I’ve used the BHF a few times and even bought a couple of bedside tables. One of my best mates lost his dad to a heart condition and knowing that my old stuff will get a new lease of life in someone else's home at the same time as the charity making money, well that's a no brainer for me.
BHF will generally come and collect your old furniture, electrical items or home-ware for free as long as they are still in a relatively decent condition. Plus if you sign up to stay in touch with them, they will let you know how much your item re-sold for, which is what we did with an old sofa, a footstool and a table, which sold for a combined £210. Those funds subsequently went on to fund continued efforts to research cures and treatments to heart and circulatory diseases.
Depop is the fashion marketplace app where the next generation come to discover unique items with a global community buying, selling and connecting to make fashion more inclusive, diverse and less wasteful.
I’ve never used Depop but I know people that have been impressed by their platform and slick processes. They will take 10% of any sale price but that's kind of a given with most online marketplaces. This may also be the place to buy funky individual items from local creatives too.
Wedding dresses, bridesmaids dresses, flower girl dresses, shoes, veils, you name it. Anything related to weddings, this could be your place. This could also be a great place to save some money on a wedding that you could be planning too.
These guys will charge £3 per listing and then probably a bit more depending on how long the listing is on their platform for but you get to keep all the proceeds.
Considering wedding clothing isn't cheap, this could be a significant bespoke platform to start getting your old wedding gear to pay you back.
The Buy Nothing Project is a social movement and global network of community-based groups, founded in the United States in 2013, that encourages giving (or recycling) of consumer goods and services in preference to conventional commerce. The stated aim of the Buy Nothing Project is to "set the scarcity model of our cash economy aside in favour of creatively and collaboratively sharing the abundance around us" It began as a Facebook campaign and has built up local groups in the US and other countries, claiming over 4,000 volunteers.
Buy nothing rules seem pretty simple - post anything you’d like to give away, lend or share amongst your neighbours and ask for anything you’d like for free or borrow.
For those of you in Australia, the equivalent platform is called Rosella Street.
Having a garden now, I may need to access a lawn mower but I really don’t want to buy one so this could be super useful in a borrowing type economy.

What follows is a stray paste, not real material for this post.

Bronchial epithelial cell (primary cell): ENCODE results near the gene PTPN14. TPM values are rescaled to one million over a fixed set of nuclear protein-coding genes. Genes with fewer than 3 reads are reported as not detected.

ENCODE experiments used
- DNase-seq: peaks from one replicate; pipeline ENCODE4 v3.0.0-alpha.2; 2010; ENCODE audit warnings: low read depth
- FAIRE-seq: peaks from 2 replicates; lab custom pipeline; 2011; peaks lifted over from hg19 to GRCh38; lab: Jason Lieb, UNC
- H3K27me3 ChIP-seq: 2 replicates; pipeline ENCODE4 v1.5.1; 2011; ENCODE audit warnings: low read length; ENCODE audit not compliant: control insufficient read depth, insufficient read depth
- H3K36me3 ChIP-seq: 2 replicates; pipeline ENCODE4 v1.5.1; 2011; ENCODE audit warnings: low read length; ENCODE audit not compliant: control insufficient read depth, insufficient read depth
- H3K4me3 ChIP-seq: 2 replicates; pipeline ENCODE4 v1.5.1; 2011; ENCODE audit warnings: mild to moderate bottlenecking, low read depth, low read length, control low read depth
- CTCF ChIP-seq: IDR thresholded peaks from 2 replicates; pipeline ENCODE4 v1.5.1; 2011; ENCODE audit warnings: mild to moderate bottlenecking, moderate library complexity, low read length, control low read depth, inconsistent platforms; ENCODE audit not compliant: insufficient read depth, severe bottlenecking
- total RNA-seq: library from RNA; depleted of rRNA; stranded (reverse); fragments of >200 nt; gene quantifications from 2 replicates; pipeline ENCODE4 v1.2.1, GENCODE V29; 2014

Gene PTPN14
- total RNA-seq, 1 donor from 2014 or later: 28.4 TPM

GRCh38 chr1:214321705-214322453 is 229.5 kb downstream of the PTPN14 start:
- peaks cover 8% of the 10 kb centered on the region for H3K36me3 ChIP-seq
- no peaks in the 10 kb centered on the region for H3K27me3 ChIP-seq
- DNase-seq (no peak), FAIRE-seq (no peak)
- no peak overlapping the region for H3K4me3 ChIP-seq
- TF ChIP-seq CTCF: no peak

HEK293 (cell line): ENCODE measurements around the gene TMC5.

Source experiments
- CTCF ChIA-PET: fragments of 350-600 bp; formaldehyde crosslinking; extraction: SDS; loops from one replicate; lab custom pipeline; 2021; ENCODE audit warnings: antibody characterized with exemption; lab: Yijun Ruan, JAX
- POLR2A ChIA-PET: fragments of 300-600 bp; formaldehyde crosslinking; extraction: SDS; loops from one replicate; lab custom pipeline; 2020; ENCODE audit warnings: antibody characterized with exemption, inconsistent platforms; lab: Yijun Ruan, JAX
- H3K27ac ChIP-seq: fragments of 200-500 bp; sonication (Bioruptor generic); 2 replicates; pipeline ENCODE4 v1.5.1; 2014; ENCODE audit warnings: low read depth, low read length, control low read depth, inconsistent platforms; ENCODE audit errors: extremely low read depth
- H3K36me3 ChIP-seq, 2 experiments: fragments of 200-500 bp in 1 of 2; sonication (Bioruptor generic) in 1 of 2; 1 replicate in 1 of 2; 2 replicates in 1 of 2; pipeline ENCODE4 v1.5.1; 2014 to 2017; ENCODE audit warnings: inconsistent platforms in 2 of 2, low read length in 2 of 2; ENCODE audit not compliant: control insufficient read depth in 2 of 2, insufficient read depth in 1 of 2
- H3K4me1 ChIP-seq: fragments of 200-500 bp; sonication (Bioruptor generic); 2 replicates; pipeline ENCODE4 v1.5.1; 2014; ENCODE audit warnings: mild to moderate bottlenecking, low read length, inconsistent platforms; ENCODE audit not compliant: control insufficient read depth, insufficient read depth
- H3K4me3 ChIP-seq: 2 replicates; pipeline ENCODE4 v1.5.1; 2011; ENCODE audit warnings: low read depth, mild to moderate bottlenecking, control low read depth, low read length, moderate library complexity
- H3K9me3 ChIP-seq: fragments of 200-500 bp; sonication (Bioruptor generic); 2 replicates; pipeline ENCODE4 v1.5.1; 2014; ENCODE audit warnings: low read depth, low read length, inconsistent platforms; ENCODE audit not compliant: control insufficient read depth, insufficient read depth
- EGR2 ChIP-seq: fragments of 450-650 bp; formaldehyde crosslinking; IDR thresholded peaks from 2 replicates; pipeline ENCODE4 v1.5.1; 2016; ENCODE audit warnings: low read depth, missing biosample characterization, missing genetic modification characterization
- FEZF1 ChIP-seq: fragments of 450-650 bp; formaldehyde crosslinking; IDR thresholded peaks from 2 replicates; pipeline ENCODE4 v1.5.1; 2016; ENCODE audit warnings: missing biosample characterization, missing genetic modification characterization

“A third of the food we produce globally is thrown away, and in the UK households are responsible for over half of all food waste. The average family throws away £700 worth of food each year. That adds up to £12.5 billion… £12.5 billion that is going straight to landfill!”
When we sold our most recent flat, OLIO popped up as an app that ticked all the boxes for us. We didn't want to transport plants, cans of food or half emptied pasta or rice packets on our travels with us. We also did not want to throw them out so the compromise appeared in the shape of OLIO and I've been a super fan since, even connecting with its founders and following their mission.
OLIO connects neighbours with each other and with local businesses so surplus food can be shared, not thrown away. This could be food nearing its sell-by date in local stores, spare home-grown vegetables, bread from your baker, or the groceries in your fridge when you go away.
OLIO now also allows people to sell their homemade goodies and are starting to branch out into other household items as well. My advice is to get on this app sharpish and get involved in the food sharing community.
Vestiaire Collective is a leading global app for desirable pre-loved fashion. It is dedicated to transforming the fashion industry for a more sustainable future by promoting the circular fashion movement as an alternative to over-production and over-consumption and the wasteful practices of the fashion industry.
I stumbled across this platform recently whilst researching and it definitely has a more top end designer vibe to it, which is a niche of its own I guess. For those of you who have designer bags, shoes, art, watches and other fancy things that were once super pricey, this could be the place for you.